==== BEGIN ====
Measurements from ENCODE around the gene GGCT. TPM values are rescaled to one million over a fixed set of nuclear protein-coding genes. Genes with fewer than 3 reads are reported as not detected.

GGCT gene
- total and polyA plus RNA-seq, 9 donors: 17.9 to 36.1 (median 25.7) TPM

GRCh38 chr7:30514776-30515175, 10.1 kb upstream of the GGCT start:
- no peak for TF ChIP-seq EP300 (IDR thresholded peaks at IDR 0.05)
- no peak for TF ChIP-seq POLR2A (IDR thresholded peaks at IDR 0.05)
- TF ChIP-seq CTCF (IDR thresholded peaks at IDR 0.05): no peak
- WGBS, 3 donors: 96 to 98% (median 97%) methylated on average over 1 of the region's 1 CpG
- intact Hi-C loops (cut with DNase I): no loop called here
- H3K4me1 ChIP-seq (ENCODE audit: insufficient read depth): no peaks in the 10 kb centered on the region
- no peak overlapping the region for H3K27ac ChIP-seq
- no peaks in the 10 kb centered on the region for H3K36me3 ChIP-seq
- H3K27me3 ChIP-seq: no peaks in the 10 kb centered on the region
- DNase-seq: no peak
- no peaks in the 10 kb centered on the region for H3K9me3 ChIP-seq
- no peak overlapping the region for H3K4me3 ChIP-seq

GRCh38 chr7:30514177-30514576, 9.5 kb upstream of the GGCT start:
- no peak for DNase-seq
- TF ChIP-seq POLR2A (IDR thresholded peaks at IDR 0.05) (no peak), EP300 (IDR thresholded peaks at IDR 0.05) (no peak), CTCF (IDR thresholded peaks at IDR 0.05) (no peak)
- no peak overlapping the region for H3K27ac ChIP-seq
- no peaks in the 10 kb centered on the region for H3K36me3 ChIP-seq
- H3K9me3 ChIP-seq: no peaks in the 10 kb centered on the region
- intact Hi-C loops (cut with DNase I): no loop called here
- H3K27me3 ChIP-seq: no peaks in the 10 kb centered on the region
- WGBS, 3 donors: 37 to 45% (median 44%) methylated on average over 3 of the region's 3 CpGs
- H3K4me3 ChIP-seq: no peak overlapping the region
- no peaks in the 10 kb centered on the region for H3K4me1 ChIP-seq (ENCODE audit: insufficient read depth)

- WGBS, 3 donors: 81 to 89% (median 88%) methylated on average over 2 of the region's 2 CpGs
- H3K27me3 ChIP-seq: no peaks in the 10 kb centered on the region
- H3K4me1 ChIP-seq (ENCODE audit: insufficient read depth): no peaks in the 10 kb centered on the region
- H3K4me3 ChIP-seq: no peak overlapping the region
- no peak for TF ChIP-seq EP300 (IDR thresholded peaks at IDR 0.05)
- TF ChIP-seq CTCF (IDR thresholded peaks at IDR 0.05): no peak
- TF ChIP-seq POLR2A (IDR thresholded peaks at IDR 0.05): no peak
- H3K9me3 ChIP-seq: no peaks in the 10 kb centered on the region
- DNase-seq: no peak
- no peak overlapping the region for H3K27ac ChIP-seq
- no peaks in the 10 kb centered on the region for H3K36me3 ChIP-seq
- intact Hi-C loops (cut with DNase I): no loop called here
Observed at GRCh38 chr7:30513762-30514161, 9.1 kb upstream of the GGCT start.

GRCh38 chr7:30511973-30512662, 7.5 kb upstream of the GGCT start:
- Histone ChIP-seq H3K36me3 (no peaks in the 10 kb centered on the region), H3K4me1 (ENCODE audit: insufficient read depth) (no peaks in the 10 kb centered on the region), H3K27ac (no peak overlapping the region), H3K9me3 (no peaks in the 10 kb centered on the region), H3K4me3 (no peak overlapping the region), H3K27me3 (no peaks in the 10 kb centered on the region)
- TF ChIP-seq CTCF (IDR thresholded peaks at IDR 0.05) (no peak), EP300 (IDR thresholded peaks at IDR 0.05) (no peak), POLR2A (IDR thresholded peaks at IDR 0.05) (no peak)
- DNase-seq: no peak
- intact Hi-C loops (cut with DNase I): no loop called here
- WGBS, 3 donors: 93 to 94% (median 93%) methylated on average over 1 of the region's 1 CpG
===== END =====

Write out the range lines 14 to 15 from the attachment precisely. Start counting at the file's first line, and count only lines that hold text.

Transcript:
- DNase-seq: no peak
- no peaks in the 10 kb centered on the region for H3K9me3 ChIP-seq